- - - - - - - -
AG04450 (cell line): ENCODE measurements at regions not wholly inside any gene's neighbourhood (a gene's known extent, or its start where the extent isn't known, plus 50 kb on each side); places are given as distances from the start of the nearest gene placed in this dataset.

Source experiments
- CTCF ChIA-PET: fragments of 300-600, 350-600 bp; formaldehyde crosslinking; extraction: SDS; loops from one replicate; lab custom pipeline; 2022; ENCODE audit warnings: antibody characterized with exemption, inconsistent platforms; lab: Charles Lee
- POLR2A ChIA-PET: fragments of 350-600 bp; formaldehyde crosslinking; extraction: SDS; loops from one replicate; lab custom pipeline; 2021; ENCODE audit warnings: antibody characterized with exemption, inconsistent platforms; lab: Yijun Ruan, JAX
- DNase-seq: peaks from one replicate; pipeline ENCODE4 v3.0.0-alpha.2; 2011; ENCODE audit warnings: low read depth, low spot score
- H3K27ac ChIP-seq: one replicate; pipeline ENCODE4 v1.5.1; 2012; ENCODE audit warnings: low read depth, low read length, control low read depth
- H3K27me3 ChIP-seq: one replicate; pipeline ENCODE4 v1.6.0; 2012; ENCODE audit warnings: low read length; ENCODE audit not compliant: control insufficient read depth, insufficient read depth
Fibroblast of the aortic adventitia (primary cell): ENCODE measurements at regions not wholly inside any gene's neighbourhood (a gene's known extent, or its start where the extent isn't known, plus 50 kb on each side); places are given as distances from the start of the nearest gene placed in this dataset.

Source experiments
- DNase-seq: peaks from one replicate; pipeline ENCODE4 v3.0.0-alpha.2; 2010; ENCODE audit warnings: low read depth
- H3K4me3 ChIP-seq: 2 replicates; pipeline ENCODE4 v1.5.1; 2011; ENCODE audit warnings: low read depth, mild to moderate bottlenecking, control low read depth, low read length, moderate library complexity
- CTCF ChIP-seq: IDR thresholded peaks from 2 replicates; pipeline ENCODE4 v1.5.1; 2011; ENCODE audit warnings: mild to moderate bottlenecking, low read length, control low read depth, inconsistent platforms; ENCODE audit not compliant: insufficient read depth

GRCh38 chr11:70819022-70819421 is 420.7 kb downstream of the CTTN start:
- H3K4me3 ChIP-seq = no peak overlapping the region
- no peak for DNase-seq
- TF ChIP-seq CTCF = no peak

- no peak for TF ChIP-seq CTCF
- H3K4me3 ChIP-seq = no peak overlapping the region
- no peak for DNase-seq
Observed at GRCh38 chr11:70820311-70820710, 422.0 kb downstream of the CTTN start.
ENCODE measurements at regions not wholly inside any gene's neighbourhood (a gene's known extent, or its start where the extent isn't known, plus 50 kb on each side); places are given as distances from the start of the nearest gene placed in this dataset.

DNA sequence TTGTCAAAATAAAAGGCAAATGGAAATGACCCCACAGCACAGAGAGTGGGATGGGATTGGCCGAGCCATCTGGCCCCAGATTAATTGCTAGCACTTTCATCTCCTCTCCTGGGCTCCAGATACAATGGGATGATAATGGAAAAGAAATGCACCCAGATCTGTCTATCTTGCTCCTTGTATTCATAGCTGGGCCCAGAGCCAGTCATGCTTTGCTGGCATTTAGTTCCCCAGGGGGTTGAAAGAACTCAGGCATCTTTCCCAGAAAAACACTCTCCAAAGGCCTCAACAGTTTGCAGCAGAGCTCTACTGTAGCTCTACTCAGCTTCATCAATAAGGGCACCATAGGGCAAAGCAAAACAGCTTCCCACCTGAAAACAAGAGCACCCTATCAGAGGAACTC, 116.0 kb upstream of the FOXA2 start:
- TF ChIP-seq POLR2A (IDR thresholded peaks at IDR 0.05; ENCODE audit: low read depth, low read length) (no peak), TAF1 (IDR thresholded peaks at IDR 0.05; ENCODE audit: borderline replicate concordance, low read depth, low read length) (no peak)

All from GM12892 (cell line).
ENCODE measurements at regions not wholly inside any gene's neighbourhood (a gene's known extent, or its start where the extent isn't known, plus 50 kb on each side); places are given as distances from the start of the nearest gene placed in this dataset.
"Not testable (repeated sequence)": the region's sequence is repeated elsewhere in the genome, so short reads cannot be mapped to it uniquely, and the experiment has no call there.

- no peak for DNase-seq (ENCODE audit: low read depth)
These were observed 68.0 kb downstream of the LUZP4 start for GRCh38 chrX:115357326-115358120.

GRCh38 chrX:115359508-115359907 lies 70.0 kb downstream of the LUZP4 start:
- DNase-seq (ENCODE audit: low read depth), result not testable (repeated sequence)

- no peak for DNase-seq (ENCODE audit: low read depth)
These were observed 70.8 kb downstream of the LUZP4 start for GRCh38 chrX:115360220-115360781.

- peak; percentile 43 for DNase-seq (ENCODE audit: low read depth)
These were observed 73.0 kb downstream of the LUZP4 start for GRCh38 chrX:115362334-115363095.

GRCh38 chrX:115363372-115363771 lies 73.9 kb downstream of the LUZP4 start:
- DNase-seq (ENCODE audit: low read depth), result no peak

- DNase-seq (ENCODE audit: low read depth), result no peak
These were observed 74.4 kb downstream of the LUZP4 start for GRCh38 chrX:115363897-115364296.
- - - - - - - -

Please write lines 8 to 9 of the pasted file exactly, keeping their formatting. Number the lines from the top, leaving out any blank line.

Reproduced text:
Fibroblast of the aortic adventitia (primary cell): ENCODE measurements at regions not wholly inside any gene's neighbourhood (a gene's known extent, or its start where the extent isn't known, plus 50 kb on each side); places are given as distances from the start of the nearest gene placed in this dataset.

Source experiments